Vet Adventures: Searching for Mr. Right


The Horse Illustrated Vet Adventures columnist, who is a veterinarian, has trouble finding the perfect horse for her daughter.

Vet Adventures - Looking for the Perfect Horse
Photo by Erica Hollingshead/Shutterstock

I was trying to find my youngest daughter a new horse for Pony Club. We’d recently had to retire our faithful Atlas due to his worsening Cushing’s disease, and as any parent of a rider knows, replacing a beloved horse is a daunting task.

I knew that the quality of horse that I wanted was more than likely inversely proportional to my budget, and it would be an incredible feat to find a safe, kind and affordable mount that could perform at the level we needed, have potential to go further, and not have lameness problems.

On the Hunt

I began the search optimistically, first polling all of my friends and clients. A flurry of offers came my way, none of which were remotely what I was looking for, which also put me in a very awkward position of having to reject my own patients as potential candidates.

Word of mouth spread quickly through our small community, and I received numerous emails and cold calls offering me 19-year-old warmbloods for only $18,000 or off-track Thoroughbreds (OTTBs) that “just needed an experienced rider but had a ton of potential.” In other words, if your kid can hang on to this partially trained piece of dynamite without getting killed, he just might become the jumper you’re hoping for.

I have absolutely nothing against Thoroughbreds. I’ve known several clients who have adopted OTTBs successfully and ended up with excellent horses. Unfortunately, what often happens is that these animals are bought cheaply by well-intended people hoping to find and train the next diamond in the rough, only to realize that they came home with a lot more horse than they realized and that they’re in over their heads. After a few wild rides, and a few unscheduled dismounts, the disillusioned buyer lists the horse for sale as a “potential eventer” or “great project horse” for experienced riders only.

Losing Hope

I got good at politely saying no, and eventually the calls and emails slowed. Still hoping to find something before the summer ended, I moved on to the sales websites. After several unsuccessful weeks of scanning ads and searching databases of available horses, my hopes really began to sink. Nothing was right for my daughter. The horses were either too young, too untrained, unsound, or too expensive. Or on the other side of the country.

I became an expert at reading between the lines of the ads, particularly if there was video attached. “Lots of chrome” usually meant a former show horse with bad hocks. “Just had chiropractor out” meant “lame.” “Hasn’t been ridden in a few months” also usually meant “lame.”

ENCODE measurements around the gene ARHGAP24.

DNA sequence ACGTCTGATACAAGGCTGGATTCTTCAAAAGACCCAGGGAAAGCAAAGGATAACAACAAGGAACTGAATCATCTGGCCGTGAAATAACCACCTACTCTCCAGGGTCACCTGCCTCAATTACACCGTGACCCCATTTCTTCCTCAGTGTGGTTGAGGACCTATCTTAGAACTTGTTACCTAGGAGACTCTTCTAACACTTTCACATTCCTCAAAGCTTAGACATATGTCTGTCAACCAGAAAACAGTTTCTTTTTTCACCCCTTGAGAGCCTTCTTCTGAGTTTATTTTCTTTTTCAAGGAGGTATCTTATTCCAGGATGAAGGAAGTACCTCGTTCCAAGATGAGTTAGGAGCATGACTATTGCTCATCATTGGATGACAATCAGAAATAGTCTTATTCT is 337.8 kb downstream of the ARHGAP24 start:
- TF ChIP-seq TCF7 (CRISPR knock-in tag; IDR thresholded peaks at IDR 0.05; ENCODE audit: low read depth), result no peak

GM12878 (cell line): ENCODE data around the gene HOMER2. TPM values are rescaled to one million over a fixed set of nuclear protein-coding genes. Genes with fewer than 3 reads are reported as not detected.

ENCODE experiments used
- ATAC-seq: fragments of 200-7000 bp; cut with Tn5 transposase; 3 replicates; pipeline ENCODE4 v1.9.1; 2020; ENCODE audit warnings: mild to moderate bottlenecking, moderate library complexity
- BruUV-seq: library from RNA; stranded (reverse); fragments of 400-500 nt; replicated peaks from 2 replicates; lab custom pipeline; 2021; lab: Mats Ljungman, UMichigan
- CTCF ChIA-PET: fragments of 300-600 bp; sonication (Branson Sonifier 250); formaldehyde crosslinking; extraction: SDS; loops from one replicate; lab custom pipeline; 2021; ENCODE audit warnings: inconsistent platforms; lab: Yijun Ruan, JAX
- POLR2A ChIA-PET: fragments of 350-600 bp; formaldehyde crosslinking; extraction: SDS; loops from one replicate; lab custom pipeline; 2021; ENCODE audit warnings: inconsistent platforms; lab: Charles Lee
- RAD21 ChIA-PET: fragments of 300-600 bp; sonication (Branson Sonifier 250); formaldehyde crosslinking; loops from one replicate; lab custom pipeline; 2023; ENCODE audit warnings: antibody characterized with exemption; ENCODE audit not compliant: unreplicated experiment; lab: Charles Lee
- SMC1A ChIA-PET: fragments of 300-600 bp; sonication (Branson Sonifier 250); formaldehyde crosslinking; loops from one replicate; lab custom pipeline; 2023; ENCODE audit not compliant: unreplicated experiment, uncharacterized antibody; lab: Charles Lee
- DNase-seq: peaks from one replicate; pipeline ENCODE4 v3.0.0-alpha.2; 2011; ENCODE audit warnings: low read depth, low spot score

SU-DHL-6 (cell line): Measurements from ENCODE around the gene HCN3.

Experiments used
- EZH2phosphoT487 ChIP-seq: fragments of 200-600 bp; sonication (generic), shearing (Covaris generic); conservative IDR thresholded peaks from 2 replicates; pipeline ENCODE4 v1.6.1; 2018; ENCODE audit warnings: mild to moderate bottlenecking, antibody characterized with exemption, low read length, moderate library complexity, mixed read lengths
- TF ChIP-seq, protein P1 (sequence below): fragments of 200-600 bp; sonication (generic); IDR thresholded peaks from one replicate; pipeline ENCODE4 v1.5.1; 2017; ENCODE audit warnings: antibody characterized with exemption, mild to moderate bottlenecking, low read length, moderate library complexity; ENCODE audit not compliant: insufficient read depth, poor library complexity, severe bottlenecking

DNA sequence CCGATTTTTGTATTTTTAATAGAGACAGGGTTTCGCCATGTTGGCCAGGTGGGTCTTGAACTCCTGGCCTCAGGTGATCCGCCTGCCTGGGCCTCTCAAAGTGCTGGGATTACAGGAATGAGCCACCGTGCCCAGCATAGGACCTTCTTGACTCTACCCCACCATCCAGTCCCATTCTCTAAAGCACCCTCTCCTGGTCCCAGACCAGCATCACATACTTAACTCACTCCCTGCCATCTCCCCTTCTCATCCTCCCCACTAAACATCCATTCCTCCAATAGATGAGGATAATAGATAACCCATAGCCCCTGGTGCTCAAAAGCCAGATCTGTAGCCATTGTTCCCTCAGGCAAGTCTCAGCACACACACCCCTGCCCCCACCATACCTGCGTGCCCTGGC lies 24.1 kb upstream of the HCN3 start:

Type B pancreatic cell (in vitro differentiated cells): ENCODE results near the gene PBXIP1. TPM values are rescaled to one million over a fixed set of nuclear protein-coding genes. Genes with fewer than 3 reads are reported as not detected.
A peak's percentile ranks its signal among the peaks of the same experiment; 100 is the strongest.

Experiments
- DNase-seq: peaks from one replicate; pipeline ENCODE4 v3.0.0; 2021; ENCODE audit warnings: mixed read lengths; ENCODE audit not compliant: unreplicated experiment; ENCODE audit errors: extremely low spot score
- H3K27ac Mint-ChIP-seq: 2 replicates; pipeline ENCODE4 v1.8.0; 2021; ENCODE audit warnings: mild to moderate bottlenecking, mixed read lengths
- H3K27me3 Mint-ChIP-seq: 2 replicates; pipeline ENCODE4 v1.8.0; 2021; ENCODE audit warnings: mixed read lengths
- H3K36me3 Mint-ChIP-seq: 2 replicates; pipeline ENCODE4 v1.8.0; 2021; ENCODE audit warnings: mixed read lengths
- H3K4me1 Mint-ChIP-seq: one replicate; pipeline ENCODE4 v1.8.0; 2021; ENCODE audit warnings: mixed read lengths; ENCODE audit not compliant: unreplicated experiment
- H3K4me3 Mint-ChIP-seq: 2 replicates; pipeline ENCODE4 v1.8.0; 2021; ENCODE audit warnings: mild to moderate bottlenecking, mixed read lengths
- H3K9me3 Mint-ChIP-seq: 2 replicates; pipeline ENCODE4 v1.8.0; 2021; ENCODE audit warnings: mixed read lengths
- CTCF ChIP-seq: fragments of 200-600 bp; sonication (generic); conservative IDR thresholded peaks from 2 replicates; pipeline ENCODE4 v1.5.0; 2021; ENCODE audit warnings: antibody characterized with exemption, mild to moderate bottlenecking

When the sellers realized that I was a vet, they’d often open up about the issues with their horse for sale but would assure me that with hock/stifle/back/fetlock injections, IRAP therapy or surgery, the horse would be great for my daughter. And could they just ask me some questions about their other horse’s medical problems while they had me on the phone?

Some ads were hysterically honest, with sentences like, “We’ve done light work with her and she turns into a monster when you ask her to do stuff (rears up). Someone spoiled her rotten, and she needs an experienced trainer to fix her.”

I began to see a pattern with the price ranges. Under $1,500 often meant either unbroke, feral or ancient. $2,000-3,500 usually featured more reasonable horses but not what I was looking for. $6,500-10,000 meant a half-trained warmblood 4 to 8 years old, or a former high-level show horse who had probably had some sort of major surgery, or an OTTB that had “potential” in [insert equine discipline of choice] for an experienced rider only.

The $4,000-6,000 range was the scary one.

This price range often meant that someone was running out of money or space to keep their horse, but wasn’t quite ready to sell unless you were ready to sign a notarized document giving them first right of refusal should you ever want to re-sell the horse, as well as subjecting your lifestyle, property and facilities to an FBI-level inspection, and reading through a set of encyclopedia-sized records on every single thing the horse had ever done, not done, liked, didn’t like, how he ate, slept, how not to lead him, what kind of bit to never use and how to ride him correctly. A massive video file was sure to accompany the documents, and you were guaranteed hours of phone calls and 10,000-word emails from the owner.

A Possible Winner

After glumly studying yet another slew of lame-horse videos, I was ready to give up when a client suggested that I consider a Saddlebred for my daughter. I’d always considered them an excitable and fussy breed based on the ones I’d vetted over the years, but I was astounded to learn that they often excelled in dressage and jumping. As they are typically underrated as sport horses, they are often very affordable, and with growing excitement, I began to search for Saddlebreds for sale.

I was studying some possible candidates when one day I saw a video that stopped me in my tracks. The horse was a 13-year-old Saddlebred gelding, and I’d never seen such perfectly balanced movement and such effortless athleticism.

I knew in my gut that I’d finally found our horse, provided that he was sane and sound. Since I’m a vet, I could do my own pre-purchase exam, so I loaded up my stethoscope, hoof testers, X-ray unit and a medical kit, and the whole family piled into the truck as one of our adventures to meet this beautiful animal to see if he was the perfect horse for my daughter.


This Vet Adventures columnist’s search for the perfect horse appeared in the March 2021 issue of Horse Illustrated magazine. Click here to subscribe!


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